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UN legal chief holds talks in Beirut over Hariri tribunal impasse

UN legal chief holds talks in Beirut over Hariri tribunal impasse

The United Nations Legal Counsel Nicolas Michel has held talks with Lebanon’s key Government and parliamentary leaders as he continues his visit to try to help the country’s political forces end their impasse and establish a tribunal to try the alleged killers of former prime minister Rafik Hariri.

Mr. Michel has met Prime Minister Fuad Siniora, President Emile Lahoud and Speaker of the Parliament Nabih Berri, as well as other parliamentarians and political figures since arriving in Beirut on Tuesday, UN spokesperson Michele Montas told reporters today.

All of Mr. Michel’s interlocutors have expressed their support for the tribunal’s establishment, Ms. Montas said, adding that the Legal Counsel has stressed in the meetings that it is in the interest of all to have the tribunal set up within Lebanon’s constitutional process.

Mr. Michel was dispatched to Beirut by Secretary-General Ban Ki-moon to offer legal assistance to the Lebanese as they work towards parliamentary ratification of the agreement on setting up the tribunal. Such ratification is necessary for the tribunal to enter into force.

Mr. Ban said last week that he hoped Mr. Michel’s trip would help to “clarify all concerns or apprehensions” that might exist about the tribunal. Lebanon’s parliamentary forces have been deadlocked on the issue and there has been no vote yet on ratification.

Mr. Michel, who is also Under-Secretary-General for Legal Affairs, is scheduled to hold further meetings in Beirut tomorrow.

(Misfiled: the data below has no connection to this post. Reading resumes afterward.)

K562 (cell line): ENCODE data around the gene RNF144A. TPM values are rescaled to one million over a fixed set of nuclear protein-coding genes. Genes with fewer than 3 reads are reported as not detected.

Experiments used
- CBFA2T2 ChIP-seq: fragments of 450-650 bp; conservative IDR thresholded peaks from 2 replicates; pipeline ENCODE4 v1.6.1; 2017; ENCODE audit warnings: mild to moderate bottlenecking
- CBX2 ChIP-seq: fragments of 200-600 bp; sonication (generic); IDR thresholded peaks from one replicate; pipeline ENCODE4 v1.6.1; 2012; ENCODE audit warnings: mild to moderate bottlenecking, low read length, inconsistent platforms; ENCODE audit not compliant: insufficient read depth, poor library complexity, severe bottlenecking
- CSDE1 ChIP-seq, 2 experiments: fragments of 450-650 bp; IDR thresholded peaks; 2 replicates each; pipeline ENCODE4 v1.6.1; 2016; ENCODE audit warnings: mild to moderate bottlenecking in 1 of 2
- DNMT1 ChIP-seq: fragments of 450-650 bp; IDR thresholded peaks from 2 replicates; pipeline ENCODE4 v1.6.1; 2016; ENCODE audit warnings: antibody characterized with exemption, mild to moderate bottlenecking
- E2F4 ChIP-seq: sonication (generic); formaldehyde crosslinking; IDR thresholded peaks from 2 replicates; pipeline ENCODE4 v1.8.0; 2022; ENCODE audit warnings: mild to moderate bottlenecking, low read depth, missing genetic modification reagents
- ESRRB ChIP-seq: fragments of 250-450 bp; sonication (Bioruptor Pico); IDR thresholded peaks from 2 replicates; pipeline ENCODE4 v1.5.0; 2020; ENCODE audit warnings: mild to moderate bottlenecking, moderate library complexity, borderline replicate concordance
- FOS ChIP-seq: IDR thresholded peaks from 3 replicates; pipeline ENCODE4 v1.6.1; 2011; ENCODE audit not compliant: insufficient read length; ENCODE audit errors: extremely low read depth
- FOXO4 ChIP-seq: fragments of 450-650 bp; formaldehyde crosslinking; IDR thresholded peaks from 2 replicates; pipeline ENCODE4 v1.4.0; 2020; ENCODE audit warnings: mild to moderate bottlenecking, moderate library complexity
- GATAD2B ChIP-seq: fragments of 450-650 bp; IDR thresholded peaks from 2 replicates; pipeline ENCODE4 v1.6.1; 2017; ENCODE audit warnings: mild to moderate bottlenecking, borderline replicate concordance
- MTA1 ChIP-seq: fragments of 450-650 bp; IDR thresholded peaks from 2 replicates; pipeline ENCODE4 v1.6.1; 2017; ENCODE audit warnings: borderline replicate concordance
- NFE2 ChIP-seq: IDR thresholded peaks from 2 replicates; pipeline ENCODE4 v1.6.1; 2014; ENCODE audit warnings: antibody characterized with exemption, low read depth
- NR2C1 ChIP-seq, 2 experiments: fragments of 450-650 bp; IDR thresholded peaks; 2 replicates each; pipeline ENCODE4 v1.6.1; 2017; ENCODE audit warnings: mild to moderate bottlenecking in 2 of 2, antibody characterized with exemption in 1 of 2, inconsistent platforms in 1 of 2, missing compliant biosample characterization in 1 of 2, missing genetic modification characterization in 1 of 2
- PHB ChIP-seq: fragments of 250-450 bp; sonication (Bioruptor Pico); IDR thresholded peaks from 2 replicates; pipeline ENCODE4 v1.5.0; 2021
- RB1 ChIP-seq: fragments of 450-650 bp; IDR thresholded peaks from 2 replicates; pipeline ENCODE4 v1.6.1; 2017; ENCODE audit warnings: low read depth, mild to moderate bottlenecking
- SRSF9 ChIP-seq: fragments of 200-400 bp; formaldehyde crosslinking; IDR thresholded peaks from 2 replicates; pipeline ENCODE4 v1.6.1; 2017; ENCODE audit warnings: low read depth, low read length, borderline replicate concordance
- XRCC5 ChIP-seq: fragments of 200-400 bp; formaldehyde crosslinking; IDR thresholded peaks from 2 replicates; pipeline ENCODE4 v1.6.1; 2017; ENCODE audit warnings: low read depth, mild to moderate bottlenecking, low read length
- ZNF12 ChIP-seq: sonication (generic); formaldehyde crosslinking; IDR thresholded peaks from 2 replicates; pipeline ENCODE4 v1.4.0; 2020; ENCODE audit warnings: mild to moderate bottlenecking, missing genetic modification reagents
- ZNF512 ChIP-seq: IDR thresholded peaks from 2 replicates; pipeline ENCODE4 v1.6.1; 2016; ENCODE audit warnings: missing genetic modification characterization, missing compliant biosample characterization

The planned tribunal will be of “an international character” to deal with the assassination of Mr. Hariri, who was killed along with 22 others in a massive car bombing in downtown Beirut in February 2005.

Once it is formally established, it will be up to the tribunal to determine whether other political killings in Lebanon since October 2004 were connected to Mr. Hariri’s assassination and could therefore be dealt with by the tribunal.

In April 2005 the Security Council set up the International Independent Investigation Commission (IIIC) after an earlier UN mission found that Lebanon’s own inquiry into the Hariri assassination was seriously flawed and that Syria was primarily responsible for the political tensions that preceded the attack. Its mandate runs out next year.

Serge Brammertz, the current head of the IIIC, told the Council last September that evidence obtained so far suggests that a young, male suicide bomber, probably non-Lebanese, detonated up to 1,800 kilograms of explosives inside a van to assassinate Mr. Hariri.